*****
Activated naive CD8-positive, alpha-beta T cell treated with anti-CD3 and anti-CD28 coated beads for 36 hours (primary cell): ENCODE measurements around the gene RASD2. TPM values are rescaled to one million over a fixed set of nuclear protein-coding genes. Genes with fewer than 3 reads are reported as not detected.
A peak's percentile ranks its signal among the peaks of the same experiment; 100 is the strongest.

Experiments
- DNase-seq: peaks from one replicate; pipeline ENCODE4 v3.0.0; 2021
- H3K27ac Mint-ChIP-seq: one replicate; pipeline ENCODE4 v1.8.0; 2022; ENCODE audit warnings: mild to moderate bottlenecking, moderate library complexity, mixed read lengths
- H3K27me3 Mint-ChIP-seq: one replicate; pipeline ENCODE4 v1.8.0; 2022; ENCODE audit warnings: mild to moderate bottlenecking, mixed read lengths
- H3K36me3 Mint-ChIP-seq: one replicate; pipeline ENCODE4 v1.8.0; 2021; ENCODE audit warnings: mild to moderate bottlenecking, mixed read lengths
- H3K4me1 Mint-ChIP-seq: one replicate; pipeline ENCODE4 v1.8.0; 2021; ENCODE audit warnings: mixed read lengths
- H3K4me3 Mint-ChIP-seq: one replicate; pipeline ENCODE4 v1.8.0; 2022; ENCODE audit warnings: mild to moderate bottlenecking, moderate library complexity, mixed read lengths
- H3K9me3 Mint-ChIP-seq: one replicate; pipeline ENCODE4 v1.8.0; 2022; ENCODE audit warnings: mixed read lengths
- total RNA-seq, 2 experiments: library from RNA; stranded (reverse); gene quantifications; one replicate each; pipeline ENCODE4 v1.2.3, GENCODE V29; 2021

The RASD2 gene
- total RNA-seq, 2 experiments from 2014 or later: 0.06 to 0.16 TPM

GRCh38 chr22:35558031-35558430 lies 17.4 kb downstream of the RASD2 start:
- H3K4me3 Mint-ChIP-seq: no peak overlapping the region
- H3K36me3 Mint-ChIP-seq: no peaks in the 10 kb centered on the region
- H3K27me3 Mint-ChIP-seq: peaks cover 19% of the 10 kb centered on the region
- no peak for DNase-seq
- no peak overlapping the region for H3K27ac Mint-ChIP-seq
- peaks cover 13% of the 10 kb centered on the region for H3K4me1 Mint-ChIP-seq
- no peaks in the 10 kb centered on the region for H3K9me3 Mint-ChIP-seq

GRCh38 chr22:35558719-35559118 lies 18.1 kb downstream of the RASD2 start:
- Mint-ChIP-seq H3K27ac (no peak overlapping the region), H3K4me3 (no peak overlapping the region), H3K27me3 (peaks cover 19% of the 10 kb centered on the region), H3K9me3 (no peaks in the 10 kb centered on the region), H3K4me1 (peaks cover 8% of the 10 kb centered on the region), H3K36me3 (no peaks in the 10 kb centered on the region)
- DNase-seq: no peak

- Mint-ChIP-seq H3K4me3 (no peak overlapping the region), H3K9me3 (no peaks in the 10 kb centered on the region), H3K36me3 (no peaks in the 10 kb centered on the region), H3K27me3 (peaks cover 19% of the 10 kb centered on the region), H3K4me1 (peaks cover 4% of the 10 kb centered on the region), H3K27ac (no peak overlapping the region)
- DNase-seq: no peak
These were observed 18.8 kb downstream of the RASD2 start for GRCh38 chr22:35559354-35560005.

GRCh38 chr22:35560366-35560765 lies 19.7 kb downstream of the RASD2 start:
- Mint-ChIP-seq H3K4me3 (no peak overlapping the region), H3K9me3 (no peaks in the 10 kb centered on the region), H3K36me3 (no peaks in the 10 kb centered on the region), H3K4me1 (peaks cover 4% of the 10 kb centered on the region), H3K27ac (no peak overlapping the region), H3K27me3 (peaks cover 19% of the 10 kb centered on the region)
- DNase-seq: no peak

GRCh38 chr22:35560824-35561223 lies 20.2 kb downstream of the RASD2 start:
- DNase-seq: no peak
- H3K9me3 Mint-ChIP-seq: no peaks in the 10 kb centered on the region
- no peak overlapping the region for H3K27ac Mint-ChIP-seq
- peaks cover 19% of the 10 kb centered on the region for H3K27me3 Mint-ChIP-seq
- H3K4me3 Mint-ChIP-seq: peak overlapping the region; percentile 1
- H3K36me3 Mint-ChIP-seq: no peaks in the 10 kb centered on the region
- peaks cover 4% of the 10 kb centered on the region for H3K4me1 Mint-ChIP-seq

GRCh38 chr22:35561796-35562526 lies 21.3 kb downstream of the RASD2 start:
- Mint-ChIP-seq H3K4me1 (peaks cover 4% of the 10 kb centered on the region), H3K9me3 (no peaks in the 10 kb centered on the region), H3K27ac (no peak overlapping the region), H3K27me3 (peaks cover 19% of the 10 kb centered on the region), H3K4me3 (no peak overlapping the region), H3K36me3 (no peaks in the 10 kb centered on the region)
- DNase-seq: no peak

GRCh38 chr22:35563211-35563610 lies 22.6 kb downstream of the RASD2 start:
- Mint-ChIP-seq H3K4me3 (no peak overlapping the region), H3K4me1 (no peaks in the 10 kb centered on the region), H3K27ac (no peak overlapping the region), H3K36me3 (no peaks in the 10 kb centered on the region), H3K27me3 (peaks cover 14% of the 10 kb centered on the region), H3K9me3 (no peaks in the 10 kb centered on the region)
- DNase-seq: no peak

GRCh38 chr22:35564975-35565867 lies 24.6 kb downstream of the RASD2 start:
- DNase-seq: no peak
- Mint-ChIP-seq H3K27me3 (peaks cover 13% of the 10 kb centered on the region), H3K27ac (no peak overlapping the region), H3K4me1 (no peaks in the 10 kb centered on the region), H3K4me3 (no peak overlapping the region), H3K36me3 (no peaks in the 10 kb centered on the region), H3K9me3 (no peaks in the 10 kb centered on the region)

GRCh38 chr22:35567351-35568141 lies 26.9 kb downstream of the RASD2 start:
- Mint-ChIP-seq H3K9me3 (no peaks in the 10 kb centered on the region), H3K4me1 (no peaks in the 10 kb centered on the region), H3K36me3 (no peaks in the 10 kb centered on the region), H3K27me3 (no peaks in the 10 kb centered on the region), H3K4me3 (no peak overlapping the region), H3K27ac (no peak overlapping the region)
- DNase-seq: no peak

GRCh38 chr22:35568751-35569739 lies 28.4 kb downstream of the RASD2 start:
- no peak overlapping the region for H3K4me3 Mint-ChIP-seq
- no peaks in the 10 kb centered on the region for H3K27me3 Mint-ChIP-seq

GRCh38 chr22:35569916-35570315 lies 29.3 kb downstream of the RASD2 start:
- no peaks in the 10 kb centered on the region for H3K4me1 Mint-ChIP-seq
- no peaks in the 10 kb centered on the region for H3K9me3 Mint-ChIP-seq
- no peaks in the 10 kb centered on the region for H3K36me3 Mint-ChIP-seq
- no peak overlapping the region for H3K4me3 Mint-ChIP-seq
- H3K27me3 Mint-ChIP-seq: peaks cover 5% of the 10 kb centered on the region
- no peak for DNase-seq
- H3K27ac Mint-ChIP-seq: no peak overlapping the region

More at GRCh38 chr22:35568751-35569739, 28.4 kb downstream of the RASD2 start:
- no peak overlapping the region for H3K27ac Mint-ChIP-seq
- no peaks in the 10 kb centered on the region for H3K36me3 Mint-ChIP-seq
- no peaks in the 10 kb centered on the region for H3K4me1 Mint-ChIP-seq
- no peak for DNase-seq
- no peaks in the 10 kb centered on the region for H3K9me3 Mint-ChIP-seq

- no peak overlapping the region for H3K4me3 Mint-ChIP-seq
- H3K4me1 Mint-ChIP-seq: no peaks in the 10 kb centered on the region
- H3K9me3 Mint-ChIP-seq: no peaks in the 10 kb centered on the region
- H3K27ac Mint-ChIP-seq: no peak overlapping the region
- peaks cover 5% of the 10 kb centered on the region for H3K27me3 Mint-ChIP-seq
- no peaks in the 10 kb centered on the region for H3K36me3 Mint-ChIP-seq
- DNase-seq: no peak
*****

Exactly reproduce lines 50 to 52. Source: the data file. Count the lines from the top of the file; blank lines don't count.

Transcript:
- DNase-seq: no peak

GRCh38 chr22:35568751-35569739 lies 28.4 kb downstream of the RASD2 start:
- no peak overlapping the region for H3K4me3 Mint-ChIP-seq